--> Saving page now... https://www.bookreviewsandmore.ca/search/label/LaurieHalseAnderson As it appears live September 27, 2020 11:55:41 PM UTC

Showing posts with label LaurieHalseAnderson. Show all posts
Showing posts with label LaurieHalseAnderson. Show all posts

Saturday, 30 May 2009

Confessions of a Bibliophile #3 - Judge A Book By It's Cover

Often shoppers judge books by their covers, at least at first glance. Reading some of my favorite authors happened by chance as I picked up one of their books based upon the cover. Steven Brust's early novel Jhereg, is one example. This book came out when I was 13 - it was about an assassin witch. I loved the art work so much I used the font from the cover of this and others in the series to create the designs for one of my tattoos. Another book I picked up to look at just because of its cover was Orphanage by Robert Buettner; first published in 2004 it had a great retro Sci-Fi feel, and it reminded me of many of the early covers of Robert A. Heinlein's books, and in reading the cover I found out it was written in homage to Heinlein's classic Starship Troopers, which is an amazing commentary on war. So of course I had to buy it that very day. Third, The Dark Hills Divide by Patrick Carman, had something mystical about the cover and it had an effect upon me. I had the book for almost two years before reading it because I did not want the spell of the cover to be broken.

In years gone by I collected every edition of different books. Some of Piers Anthony's books have gone through 5 or 6 cover changes. Many classic science fiction books were originally only available in pulp, paperback editions - cheap to make and cheap to recycle to make new ones. I owned the complete Edgar Rice Burrows Warlord of Mars series originally published between 1917 and 1964. These books were transformational in the years after I first learned how to read. Let me digress for a minute. With a dual form of dyslexia and after repeating grade one, they just kept passing me on in school. I got through my book reports by renting VHS or Beta tapes, and paying close attention in class. The summer between grades seven and eight I was sent to a private summer school, and I went from reading at a grade 3 level to reading at a university level and reading over 400 words per minute. It was this whole world that opened up to me that I never knew existed. Reading became an addiction and books an obsession. I read many DAW books, a publishing company dedicated to Science Fiction books. At the time of their merger with Penguin Group in 2007 they had published 1400 books, and from the inception in 1972 until 1985 their books all had yellow spines and a yellow logo box on the front cover. Therefore as you browsed used book stores you could easily recognize the books even if they were not cover facing.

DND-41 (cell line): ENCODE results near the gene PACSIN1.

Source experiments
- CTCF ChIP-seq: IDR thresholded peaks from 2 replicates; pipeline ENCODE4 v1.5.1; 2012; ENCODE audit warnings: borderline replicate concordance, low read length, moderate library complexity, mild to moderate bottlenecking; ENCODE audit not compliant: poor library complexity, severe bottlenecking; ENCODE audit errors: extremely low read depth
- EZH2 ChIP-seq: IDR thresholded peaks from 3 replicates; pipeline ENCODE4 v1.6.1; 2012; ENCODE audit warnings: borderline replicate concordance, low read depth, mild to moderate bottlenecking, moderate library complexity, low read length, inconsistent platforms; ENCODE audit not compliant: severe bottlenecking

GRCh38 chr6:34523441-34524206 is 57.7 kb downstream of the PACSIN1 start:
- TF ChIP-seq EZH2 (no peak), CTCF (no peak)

I am sure that you are aware that a great deal of planning goes into choosing covers for books. Publishers also change covers if a book has been out a while, if response was not what was expected. A few years back a book called The Traveler by John Twelve Hawks came out, in the original prereleases of the book there was no author or title on the front cover. But eventually the American arm of the publisher forces a small black diamond with this info. Later they changed the cover completely so that the title and author was in large blocks on the cover. I personally was more attracted to the original, it was so unique and different it immediately grabbed my attention. I often judge books by their cover, or if I do not know the author their covers induce me to pick up the book or to leave it on the shelf or table. It is all part of how books are marketed to us. The next time you are in a Chapters or Indigo books, check out the tables, check out the books on the end caps of the bookcases. These spaces are rented or sold to publishers. Some tables will be all books by one publisher, some will be thematic or issue focused. But most of these books on tables are there to get your attention, to inspire you to pick it up and hopefully purchase it. Another thing used to draw you to certain titles are book lists. At Chapters you receive a discount on the Globe and Mail best sellers' list, and then there is Heather's Picks. The owner of Chapters-Indigo has a table with her selection of books that influence her and are favorites. The other is Oprah's Picks - the day a book is mentioned on her show most Chapters, Indigos and Coles in Canada sell out. The stores start getting calls to reserve them before the show has finished airing. There is an interesting story about Canadian author David Adams Richards. One of his books was selected to be an Oprah Pick. When his publisher told him this, and that it would dramatically increase sales, he went to look at this list of Oprah's Picks. When he saw the books on the list he did not want his name associated with those other books and opted not to allow his book to be one of her picks. Yet all of these marketing tricks are designed to get you to pick up the book and hold it, In part to judge it by it's cover.